It seems like only a few months since we last enjoyed giant sandcastles, pop-up choirs, secret gigs and one volcano jacuzzi but the London Festival of Architecture is back. The Memory theme in 2017 gave us the chance to look back and explore the heritage of our city and what buildings, people and places have done to contribute to it. Now we get the chance to think about who we are and how much we impose that identity onto the built environment, either consciously or subconsciously. In our current political upheaval, the issue of identity in London is even more relevant as there are very few urban centres that are made up of such a melting pot of different cultures and communities. I’m proud to say that this year I’m working on an installation that typifies a series of built forms that can be seen across the roofscape of Venice. The Ombra Altana is based on a timber frame that was originally built from leftover scaffold to dry clothes but became a handy al fresco dining spot high above the canals. By placing this outside an Italian restaurant in Hackney, the architects – Fourthspace and The Office for Crafted Architecture – will examine how restaurants can transpose the identity of one place onto another and therefore contribute to the greater whole.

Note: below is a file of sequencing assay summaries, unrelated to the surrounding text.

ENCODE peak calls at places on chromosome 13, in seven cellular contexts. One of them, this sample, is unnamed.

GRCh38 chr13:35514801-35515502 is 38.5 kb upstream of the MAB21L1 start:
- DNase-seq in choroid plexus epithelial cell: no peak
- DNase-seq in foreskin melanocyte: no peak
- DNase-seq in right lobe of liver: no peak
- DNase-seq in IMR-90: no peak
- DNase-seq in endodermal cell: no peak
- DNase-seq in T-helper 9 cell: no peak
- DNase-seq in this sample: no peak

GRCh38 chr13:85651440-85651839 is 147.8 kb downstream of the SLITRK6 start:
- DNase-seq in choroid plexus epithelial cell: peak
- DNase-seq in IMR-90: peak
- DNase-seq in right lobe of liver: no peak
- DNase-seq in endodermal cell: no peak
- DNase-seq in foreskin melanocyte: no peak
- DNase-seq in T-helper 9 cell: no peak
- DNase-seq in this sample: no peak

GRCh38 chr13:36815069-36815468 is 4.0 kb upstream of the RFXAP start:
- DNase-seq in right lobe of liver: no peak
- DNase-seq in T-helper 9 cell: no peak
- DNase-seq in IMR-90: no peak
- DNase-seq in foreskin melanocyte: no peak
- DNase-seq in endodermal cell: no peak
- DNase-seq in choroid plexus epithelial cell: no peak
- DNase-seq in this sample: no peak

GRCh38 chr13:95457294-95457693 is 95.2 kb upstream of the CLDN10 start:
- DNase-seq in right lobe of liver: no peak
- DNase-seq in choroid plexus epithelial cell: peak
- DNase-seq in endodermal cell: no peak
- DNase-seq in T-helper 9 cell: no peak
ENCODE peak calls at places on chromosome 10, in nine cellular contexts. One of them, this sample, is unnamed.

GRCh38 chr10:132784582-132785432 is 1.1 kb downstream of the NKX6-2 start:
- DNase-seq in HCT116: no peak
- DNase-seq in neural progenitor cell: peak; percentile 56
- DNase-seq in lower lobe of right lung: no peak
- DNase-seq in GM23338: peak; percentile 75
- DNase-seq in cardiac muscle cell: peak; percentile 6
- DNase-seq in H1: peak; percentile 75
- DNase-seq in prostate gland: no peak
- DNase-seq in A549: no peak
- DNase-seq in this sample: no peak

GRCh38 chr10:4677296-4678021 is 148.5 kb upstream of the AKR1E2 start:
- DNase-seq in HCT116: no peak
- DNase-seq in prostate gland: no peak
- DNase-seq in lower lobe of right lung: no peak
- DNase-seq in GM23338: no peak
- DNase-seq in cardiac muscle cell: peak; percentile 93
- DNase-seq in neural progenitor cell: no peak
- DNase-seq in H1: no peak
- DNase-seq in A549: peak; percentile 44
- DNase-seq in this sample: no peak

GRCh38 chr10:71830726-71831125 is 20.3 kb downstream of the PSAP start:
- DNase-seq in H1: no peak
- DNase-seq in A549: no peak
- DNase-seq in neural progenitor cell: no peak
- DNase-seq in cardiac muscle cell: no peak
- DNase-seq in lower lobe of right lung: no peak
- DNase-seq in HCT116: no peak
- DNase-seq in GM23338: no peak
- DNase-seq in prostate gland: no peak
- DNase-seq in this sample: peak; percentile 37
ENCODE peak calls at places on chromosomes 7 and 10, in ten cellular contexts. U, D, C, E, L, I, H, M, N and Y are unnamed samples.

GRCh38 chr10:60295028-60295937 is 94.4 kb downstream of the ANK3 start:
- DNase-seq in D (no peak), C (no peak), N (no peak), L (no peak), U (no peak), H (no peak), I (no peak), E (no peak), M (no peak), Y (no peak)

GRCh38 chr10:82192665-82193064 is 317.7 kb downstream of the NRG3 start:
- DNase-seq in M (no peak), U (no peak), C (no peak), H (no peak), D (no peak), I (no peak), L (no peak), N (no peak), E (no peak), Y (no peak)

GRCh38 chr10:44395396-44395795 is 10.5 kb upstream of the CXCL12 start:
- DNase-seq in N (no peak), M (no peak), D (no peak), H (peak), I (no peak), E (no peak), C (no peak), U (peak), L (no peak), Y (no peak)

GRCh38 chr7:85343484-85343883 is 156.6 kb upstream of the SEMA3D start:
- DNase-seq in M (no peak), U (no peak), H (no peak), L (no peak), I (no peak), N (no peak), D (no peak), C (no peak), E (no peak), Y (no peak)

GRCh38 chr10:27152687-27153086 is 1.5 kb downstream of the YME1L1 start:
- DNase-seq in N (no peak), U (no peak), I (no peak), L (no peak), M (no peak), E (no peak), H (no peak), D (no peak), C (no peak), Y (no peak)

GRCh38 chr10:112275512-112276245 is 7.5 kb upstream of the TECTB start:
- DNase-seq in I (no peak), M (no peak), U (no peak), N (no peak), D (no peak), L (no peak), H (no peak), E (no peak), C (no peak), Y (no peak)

The Altana has me intrigued about what other installations people have cooked up across the capital. In particular, I’m looking forward to exploring the Skip Gallery by Richard Woods in Hoxton Square that will highlight local gentrification; the Treehouse at Battersea Power Station by Studio Kyson, which will offer an abstracted version of the traditional concept; and Interpreted Identities, a series of follies inspired by extraordinary female figures – past or present.